I, too, have found the writing world in general and the Indie world in particular to be remarkably open and supportive. Everyone seems eager to help out in some way. Is your magazine, Programmable Type, part of this effort?

Programmable Type is probably the most neglected of my various projects. I started it with good intentions, and I will eventually make it great. For the moment, though, all that is going out is a blog digest every ten days. Unfortunately, with how busy I’ve been with Nonlocal, I haven’t been able to really make it something special. It’s on life support, but I will turn it into a winner one of these days.

Ideally, I’d like to use it to keep in touch with my core audience. I’ll send out special insider info on projects and use the mailing list to recruit test readers – things like that.

What are you working on at the moment? Tell us a little about your current project.

The project that has been dominating my life since Christmas has been the KickStarter campaign for Nonlocal Science Fiction. I’ve been working on a shoestring budget to this point, but to really do this thing right, I need a little help.

I’ve lined up some great incentives for donors – everything from advance digital copies of the magazine to limited edition print copies to t-shirts and tote bags to the chance to serve as a guest editor for Issue #2 and Issue #3.

The campaign will run for 30 days, starting on January 15th.

I promise to help out any way that I can. 🙂 Who are your favorite authors and what do you love about them?

My Mount Rushmore of authors, all of whom are sci-fi authors, includes Isaac Asimov, Frank Herbert, Philip K. Dick, and Arthur C. Clarke. I love them all for different reasons.

Asimov is far and away the number one author on my list. He’s the guy who made modern science fiction what it is. Anyone who hasn’t read him or who thinks he’s out of style doesn’t understand science fiction. He’s the Beatles. He’s Elvis. I read the original Foundation trilogy once a year, and I have his picture hanging over my desk. You’ll see it in my KickStarter video.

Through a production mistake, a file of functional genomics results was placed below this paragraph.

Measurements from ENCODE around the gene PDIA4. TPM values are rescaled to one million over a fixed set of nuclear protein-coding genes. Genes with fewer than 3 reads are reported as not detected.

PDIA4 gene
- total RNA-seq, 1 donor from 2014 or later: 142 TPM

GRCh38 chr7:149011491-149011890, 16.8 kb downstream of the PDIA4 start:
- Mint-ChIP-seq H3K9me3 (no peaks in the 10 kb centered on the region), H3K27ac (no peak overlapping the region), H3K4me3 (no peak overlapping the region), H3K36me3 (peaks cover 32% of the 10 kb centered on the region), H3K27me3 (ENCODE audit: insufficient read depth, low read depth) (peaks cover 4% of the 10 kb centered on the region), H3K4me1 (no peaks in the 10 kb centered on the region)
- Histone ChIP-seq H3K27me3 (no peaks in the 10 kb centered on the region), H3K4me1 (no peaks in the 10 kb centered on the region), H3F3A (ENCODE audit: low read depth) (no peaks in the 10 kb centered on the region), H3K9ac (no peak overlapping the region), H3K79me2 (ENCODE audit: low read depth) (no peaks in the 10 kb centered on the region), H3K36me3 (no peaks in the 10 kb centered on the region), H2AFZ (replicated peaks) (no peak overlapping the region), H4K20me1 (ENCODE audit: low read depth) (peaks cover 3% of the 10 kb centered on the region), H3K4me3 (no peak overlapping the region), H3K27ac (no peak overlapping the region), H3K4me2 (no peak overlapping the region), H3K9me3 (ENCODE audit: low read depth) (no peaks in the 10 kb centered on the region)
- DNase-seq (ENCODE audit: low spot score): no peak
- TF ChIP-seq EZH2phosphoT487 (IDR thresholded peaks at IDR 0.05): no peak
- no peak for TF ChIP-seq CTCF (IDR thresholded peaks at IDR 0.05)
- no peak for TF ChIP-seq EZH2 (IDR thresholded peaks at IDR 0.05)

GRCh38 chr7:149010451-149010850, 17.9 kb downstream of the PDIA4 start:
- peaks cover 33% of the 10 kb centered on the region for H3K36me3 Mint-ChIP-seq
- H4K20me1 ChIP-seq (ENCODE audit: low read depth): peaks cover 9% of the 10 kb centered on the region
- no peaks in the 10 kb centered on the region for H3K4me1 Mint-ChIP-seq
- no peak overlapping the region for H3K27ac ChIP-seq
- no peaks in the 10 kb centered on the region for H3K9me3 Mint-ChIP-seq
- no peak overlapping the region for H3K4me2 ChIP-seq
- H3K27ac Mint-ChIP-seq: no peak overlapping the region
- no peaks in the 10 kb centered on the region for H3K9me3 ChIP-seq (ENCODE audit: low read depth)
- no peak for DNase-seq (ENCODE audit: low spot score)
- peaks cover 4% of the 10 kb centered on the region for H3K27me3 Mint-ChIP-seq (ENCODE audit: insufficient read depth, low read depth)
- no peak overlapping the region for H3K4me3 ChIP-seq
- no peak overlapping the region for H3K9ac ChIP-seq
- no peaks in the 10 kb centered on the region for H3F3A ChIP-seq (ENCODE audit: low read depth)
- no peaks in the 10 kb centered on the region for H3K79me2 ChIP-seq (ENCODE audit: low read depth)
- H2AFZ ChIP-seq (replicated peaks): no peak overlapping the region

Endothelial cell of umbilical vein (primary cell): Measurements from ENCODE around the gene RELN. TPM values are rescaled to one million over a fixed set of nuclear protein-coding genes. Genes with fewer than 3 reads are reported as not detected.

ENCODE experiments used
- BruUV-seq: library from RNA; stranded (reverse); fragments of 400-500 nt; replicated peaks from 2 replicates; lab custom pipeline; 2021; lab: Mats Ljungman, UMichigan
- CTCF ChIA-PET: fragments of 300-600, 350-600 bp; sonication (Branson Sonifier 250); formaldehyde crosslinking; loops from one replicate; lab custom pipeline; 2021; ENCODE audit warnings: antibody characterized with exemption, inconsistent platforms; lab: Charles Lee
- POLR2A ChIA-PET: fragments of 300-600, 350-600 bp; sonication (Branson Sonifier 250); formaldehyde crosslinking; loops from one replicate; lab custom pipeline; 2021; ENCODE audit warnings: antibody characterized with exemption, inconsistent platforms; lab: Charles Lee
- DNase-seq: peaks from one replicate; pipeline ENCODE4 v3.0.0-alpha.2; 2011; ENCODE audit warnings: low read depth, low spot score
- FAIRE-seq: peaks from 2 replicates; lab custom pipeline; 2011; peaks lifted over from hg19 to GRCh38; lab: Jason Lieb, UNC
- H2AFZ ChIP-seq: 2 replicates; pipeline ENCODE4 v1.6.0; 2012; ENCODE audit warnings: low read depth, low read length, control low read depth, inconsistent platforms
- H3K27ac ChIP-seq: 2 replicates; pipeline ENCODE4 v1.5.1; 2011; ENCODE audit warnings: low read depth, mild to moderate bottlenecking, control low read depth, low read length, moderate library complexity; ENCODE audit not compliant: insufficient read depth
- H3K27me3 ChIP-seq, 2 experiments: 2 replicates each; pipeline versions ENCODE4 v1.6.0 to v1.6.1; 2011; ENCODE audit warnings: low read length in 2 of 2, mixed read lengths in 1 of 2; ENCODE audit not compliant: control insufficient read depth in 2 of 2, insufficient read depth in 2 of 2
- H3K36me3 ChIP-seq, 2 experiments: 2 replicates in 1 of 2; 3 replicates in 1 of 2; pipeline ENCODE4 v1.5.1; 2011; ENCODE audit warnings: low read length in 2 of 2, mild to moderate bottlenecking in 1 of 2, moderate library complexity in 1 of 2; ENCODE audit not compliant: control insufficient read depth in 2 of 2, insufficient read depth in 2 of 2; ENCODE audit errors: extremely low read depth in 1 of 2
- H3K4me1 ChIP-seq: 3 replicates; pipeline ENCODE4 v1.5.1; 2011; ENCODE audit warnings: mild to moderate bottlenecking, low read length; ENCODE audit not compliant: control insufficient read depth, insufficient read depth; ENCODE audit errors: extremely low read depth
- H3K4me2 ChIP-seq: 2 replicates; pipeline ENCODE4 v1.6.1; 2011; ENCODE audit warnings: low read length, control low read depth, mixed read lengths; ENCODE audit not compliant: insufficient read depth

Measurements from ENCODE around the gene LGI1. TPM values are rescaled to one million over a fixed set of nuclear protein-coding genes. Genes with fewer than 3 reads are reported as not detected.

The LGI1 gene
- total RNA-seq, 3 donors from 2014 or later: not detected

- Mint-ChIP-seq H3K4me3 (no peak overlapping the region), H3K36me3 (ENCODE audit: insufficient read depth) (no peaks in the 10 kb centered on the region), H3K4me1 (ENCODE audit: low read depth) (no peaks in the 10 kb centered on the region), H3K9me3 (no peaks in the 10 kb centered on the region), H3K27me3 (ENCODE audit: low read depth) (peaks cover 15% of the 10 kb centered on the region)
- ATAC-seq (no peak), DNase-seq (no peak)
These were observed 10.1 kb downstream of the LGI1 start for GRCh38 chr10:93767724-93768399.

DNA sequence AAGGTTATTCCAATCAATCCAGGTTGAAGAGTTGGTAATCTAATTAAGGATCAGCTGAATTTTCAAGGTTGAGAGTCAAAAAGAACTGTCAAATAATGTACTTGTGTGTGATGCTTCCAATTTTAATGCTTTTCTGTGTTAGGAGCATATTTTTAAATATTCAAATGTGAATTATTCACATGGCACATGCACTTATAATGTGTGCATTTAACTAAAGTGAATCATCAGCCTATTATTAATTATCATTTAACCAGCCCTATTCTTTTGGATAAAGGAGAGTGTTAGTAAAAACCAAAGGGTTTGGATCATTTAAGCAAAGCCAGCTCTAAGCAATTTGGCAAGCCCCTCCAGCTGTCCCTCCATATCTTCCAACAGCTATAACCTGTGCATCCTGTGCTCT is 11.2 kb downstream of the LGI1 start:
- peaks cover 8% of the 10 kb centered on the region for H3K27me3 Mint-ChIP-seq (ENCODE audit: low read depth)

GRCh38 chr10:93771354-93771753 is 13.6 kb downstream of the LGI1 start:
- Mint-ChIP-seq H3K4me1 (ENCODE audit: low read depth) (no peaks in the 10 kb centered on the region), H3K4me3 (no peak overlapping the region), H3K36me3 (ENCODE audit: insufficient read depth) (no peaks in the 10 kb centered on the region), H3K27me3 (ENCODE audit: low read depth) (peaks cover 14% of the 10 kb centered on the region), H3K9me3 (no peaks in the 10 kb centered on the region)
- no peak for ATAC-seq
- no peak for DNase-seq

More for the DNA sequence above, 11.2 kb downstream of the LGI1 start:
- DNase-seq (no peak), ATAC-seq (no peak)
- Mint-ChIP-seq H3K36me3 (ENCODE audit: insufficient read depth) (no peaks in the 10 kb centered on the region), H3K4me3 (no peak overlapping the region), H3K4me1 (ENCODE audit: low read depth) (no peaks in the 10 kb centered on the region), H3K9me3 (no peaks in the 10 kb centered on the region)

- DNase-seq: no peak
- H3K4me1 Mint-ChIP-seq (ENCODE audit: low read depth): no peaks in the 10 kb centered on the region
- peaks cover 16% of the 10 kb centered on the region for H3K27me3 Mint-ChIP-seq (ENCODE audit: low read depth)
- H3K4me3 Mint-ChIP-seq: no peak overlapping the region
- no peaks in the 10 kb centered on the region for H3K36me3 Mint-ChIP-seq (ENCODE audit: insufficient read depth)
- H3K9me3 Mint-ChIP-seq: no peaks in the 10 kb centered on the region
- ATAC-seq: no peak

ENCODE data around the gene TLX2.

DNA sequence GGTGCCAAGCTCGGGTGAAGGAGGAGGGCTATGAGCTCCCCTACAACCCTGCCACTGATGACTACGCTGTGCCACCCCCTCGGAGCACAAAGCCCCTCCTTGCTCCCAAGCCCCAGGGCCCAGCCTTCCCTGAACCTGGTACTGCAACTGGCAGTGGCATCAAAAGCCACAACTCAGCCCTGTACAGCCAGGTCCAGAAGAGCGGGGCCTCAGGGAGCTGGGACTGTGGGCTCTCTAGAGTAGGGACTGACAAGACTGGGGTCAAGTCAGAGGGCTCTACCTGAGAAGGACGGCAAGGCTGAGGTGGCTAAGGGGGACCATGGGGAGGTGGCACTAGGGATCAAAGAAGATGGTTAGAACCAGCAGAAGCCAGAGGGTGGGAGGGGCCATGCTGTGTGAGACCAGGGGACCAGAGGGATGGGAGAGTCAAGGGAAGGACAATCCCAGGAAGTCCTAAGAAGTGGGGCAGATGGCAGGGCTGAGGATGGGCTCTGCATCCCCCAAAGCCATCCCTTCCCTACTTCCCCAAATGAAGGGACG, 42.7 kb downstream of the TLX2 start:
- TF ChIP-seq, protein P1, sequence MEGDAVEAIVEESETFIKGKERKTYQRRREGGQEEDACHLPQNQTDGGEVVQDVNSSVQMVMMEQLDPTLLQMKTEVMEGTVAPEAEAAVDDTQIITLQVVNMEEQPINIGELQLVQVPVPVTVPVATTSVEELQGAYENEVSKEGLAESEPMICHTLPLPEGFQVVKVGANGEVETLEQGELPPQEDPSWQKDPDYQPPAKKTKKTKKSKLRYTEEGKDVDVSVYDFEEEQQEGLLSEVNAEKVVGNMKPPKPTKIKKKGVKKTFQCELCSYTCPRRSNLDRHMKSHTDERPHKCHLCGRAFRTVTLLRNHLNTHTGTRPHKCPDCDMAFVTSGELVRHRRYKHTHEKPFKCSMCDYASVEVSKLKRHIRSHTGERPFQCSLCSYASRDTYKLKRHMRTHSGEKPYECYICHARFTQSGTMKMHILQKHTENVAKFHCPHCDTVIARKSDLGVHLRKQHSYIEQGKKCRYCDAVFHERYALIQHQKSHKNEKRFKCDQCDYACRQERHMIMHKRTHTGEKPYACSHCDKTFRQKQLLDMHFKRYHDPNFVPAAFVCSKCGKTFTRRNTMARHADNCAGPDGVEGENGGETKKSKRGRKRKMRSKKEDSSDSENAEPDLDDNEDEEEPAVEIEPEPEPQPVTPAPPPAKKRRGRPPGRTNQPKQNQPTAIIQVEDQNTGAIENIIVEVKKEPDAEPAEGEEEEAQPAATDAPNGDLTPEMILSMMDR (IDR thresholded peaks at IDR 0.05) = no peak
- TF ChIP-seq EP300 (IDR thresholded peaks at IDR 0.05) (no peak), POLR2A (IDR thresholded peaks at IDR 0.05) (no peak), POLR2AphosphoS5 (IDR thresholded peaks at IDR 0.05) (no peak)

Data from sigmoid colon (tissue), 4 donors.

I see Frank Herbert as sort of the yin to Asimov’s yang. His style is looser, and his universe, the one he is most known for – Dune, is softer than Asimov’s. He embraced the exploration of futuristic cultures that were more than just high-tech and shiny. Reading him after reading Asimov was a bit like reading Shakespeare after reading Plato.

I never quite know how to explain my fascination with Philip K. Dick. I wish I could somehow go back and just talk to the guy and figure out how his head worked. He wrote some of the most off-the-wall stuff you’ll ever read, but all of it is brilliant. I could read his short stories for days.

Arthur C. Clarke is just classic. Even more so than Asimov in some ways, he’s the epitome of simple, effective storytelling. I reread 2001: A Space Odyssey just last month. Brilliant. Simple, but brilliant.